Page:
The Committee has conducted a series of inquiries into the operation of the freedoms, and made recommendations for protecting retirement savers against scammers, as well as creating a new,low cost default decumulation pathway.
The publication of the Review is welcome, but progress is very slow. The initial package of remedies is proposed to be in place by July 2019 – three years after the launch of the Review. The proposed charge cap would take another year after the pathways are introduced, but even that is now subject to yet further consultation.
Key points to note from the Review
- The FCA findings show that charges are on average higher than during accumulation – there appears to be no valid defence for that.
- Average total charges vary between providers, from 0.4% to 1.6%.
- Products can have as many as 44 different charges linked to them.
- The FCA says that “firms should challenge themselves on the level of charges and use 0.75% on default arrangements in accumulation as a point of reference”. But the FCA wants to give providers a year if and when investment pathways are introduced. The Committee recommended a 0.75% cap in its report.
Poor outcomes for consumers
- Over half (52%) of the fully withdrawn pots were not spent but were transferred into other savings or investments - primarily cash bank accounts. These findings have changed little since the interim report - 52% of pots now withdrawn, vs 53% in the interim report. It appears that risk aversion in pension freedoms continues to be a major problem.
- There is weak competitive pressure - 94% of consumers who accessed their pots without taking advice accepted the drawdown option offered by their pension provider.
- 60% of consumers who chose drawdown without advice did not know, or were not sure, where their money was invested.
Better informed consumers
Drawdown investment pathways
The FCA is consulting on a proposal that providers offer three ready-made drawdown investment pathways architecture “broadly appropriate for consumers with fairly straightforward needs”. The FCA has endorsed the Committee’s recommendation that these should have independent governance committees.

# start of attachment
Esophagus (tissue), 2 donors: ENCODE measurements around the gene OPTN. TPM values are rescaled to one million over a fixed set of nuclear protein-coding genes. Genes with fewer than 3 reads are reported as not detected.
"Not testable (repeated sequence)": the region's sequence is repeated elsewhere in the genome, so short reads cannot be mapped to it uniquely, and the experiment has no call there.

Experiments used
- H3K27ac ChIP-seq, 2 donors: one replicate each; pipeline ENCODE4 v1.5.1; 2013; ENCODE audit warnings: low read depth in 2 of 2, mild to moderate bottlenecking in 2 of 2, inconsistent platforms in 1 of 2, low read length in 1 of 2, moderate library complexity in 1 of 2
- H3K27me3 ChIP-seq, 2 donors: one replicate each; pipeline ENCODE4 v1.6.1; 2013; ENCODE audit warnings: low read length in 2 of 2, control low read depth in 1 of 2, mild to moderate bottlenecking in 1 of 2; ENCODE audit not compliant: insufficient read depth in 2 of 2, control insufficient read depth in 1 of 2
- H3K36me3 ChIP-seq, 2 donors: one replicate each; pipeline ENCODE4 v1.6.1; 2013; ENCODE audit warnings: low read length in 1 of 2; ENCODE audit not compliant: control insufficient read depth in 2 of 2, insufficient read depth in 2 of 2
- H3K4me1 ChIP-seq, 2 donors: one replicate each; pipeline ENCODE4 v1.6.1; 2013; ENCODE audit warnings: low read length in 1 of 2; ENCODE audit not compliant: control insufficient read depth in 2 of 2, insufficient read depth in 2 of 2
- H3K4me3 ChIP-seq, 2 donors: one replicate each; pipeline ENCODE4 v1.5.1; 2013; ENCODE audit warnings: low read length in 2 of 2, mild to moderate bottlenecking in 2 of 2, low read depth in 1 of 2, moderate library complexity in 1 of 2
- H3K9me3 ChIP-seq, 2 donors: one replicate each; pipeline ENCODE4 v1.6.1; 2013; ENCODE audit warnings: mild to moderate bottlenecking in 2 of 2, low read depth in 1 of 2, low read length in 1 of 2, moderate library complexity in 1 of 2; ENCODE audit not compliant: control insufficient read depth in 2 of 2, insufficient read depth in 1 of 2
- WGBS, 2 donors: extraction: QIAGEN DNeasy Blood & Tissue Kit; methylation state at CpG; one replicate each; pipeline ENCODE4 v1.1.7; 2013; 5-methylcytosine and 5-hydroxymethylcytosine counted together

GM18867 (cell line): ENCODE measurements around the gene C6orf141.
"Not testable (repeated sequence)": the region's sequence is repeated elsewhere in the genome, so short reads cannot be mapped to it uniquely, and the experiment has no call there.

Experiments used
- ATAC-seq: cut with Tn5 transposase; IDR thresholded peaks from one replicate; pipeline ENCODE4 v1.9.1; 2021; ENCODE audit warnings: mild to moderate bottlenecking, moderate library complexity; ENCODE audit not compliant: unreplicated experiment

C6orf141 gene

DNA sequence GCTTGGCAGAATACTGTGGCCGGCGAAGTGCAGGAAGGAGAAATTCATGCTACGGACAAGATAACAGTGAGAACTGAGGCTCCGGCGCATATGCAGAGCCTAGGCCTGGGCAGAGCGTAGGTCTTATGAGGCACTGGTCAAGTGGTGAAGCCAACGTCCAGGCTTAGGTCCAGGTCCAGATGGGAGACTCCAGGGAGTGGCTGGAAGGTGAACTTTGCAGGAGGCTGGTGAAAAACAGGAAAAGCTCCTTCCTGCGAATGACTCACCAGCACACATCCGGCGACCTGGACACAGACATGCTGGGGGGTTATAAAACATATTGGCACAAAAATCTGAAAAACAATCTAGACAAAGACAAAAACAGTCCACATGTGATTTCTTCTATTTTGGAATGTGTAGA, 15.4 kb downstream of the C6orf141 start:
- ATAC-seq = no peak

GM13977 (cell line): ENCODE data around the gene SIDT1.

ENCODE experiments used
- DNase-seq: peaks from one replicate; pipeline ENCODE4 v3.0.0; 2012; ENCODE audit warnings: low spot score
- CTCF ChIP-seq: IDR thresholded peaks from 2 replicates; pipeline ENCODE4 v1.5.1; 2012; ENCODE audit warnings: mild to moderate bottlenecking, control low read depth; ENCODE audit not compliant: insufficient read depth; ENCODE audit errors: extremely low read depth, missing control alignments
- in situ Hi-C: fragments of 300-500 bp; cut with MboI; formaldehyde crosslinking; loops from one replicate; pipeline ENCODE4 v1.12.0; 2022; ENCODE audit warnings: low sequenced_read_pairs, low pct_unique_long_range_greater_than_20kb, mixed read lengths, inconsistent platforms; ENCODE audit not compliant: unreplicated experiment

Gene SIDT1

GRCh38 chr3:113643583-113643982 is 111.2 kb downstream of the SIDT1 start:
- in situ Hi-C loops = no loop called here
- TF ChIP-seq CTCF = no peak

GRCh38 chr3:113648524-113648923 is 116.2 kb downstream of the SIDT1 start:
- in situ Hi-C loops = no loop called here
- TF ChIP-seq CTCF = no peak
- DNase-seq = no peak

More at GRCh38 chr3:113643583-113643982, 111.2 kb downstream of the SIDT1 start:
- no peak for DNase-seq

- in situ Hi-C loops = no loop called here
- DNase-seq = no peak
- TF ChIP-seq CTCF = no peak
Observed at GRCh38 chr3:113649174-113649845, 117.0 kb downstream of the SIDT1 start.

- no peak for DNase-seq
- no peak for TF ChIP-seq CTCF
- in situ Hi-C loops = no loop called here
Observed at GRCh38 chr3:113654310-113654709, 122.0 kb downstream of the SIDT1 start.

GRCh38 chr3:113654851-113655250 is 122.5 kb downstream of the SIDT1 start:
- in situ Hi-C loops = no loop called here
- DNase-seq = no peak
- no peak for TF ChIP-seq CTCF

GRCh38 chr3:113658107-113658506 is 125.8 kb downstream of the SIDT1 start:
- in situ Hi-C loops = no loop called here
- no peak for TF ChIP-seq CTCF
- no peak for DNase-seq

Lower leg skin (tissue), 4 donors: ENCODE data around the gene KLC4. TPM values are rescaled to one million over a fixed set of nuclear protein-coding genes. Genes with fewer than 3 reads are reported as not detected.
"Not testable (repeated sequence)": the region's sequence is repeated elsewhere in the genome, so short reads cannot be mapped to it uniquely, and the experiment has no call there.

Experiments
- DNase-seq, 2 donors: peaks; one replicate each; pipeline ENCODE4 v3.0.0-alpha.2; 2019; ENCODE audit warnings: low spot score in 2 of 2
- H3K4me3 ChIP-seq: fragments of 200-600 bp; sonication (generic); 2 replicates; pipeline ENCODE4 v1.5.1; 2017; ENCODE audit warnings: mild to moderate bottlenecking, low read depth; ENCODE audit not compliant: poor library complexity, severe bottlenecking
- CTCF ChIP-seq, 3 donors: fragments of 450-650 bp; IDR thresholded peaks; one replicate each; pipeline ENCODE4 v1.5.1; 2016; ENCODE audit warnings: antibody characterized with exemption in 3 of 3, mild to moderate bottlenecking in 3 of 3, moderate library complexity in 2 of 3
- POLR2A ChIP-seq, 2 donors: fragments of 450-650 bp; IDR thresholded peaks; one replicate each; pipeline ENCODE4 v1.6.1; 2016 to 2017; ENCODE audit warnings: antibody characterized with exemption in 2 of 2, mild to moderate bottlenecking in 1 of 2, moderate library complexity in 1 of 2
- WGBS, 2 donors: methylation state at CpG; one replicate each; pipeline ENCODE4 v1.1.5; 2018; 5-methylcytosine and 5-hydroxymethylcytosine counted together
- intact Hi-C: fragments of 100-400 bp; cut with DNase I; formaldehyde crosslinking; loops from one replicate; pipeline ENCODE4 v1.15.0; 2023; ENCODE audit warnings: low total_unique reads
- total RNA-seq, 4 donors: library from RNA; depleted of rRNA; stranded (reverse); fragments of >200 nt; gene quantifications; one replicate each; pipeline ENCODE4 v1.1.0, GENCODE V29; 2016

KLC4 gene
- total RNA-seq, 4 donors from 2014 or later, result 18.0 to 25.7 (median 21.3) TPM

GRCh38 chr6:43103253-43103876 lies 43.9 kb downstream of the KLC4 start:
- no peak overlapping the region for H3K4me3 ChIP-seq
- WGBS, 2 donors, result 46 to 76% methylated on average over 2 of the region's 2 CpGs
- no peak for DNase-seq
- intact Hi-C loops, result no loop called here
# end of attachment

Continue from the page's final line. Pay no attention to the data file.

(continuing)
DB pension transfers
FCA confirms that it will report on these, including the Committee’s recommendation of banning contingent charging for them, in the autumn.
Commenting on the Review, Rt Hon Frank Field MP, Chair of the Committee, said:
“The FCA reports devilishly glacial progress, albeit now in the right direction. Report after report shows that inadequate protections are in place for too many savers. Yet again, the FCA has found that people are losing out in tax and investment returns by hiding their pensions in cash bank accounts. Yet again, the FCA has found that people are being ripped off by unjustifiably high and complex charges. But the FCA wants another year to mull over a charge cap while life savings are shamelessly milked. There has been more than enough warning. They should just introduce it.
“We are pleased that the FCA has is taking forward many of our recommendations. Single page pension passports are of proven benefit to consumers. Consumer-friendly investment pathways for drawdown customers, overseen by independent governance committees, would rightly be widely welcomed. We hope and expect the FCA will announce a ban on contingent charging for transfers in their autumn report. Their instincts are right. We just want them to get on with it.”